In order to effectively use your Linux box as a gateway, you need to set the machine up so that it loads some "masquerading modules" on start-up. In addition, you need to set up a firewall so everything is secure. After all, you don't want someone breaking in and taking over!
We'll get to our firewall shortly. Let's deal with the masquerading modules first.
The various masquerading modules are required so that the gateway correctly forwards IP packets for various Internet utilities on the client machines. Basically, these modules work with IP masquerading (or IP forwarding) so that it looks as though everything that's forwarded to the Internet is coming from a single machine - ie, the Linux box.
This is done by translating IP addresses from the local network into a valid Internet IP number before relaying the packets out onto the Internet. At the same time, IP masquerading translates any incoming packets into local addresses before forwarding them to the client machines.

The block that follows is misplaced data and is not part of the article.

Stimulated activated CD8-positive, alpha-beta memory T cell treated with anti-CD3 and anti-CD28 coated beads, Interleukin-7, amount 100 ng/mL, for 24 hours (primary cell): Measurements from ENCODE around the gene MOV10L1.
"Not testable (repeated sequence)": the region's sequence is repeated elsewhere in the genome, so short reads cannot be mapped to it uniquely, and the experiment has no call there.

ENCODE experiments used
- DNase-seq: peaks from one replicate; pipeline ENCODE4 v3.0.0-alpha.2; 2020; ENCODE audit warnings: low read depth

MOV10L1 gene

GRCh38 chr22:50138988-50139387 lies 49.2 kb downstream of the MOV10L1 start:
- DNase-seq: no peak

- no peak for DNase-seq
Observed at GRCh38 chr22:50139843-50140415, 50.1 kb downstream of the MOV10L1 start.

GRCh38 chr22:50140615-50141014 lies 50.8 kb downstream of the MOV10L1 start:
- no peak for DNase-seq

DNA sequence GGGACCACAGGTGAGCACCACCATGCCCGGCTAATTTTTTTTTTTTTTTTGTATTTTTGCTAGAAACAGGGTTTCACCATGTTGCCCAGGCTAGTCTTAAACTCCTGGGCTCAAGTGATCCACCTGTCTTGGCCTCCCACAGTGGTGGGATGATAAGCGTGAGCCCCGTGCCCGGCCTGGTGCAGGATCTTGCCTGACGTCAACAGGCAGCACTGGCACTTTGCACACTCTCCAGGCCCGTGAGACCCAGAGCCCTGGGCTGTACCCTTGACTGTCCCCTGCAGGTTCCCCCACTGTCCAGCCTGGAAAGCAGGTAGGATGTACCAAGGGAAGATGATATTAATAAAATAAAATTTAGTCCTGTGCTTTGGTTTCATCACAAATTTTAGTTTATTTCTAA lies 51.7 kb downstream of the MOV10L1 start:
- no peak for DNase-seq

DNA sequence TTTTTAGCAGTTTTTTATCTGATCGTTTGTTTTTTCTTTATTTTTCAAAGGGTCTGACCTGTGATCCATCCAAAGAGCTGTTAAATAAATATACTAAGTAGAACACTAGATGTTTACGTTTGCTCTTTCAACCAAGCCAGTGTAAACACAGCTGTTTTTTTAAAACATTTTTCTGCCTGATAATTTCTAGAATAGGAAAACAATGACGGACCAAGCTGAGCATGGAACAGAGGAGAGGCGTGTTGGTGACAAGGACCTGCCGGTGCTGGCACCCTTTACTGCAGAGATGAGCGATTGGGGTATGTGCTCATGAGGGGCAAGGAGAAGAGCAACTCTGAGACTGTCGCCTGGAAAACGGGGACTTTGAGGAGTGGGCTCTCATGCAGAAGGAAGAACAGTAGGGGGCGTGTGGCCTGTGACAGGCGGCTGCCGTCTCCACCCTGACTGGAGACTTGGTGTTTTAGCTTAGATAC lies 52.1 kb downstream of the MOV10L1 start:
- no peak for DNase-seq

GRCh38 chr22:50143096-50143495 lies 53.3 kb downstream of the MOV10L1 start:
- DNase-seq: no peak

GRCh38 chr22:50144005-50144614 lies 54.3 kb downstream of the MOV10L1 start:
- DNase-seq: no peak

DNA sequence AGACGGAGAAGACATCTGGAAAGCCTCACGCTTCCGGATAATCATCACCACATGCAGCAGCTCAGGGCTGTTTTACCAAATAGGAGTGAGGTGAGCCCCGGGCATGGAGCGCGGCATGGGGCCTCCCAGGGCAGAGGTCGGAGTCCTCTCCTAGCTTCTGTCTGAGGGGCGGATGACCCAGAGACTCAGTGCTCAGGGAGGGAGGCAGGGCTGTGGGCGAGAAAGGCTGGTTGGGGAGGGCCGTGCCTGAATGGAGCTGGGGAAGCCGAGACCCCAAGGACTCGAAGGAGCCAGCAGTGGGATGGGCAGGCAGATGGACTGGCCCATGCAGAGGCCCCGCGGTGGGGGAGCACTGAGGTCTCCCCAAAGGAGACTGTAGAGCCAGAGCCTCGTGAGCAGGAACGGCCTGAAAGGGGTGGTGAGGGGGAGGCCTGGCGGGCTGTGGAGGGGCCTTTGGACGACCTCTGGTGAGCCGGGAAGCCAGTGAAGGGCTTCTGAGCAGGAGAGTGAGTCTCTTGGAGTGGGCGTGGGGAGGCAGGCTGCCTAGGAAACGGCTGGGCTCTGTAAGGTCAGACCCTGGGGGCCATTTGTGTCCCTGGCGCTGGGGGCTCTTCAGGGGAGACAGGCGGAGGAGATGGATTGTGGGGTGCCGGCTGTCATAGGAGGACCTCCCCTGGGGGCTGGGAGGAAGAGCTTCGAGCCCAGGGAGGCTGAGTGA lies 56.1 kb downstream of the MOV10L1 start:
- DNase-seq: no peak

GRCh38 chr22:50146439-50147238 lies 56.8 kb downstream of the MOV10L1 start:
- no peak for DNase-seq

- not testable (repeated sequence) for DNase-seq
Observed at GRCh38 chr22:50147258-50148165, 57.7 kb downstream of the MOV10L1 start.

It's all really something of a masquerade because the real IP addresses of the clients are hidden - hence the name "IP masquerading".
IP masquerading (forwarding) is carried out using a program called "ipchains" and this is also used to create the firewall rules. Recent versions of Linux also include an updated replacement for ipchains called iptables (although ipchains is still included). The firewall described here is based on ipchains (since this is used by default with RedHat 7.0) but both are supported in system startup, so you could use iptables if you want.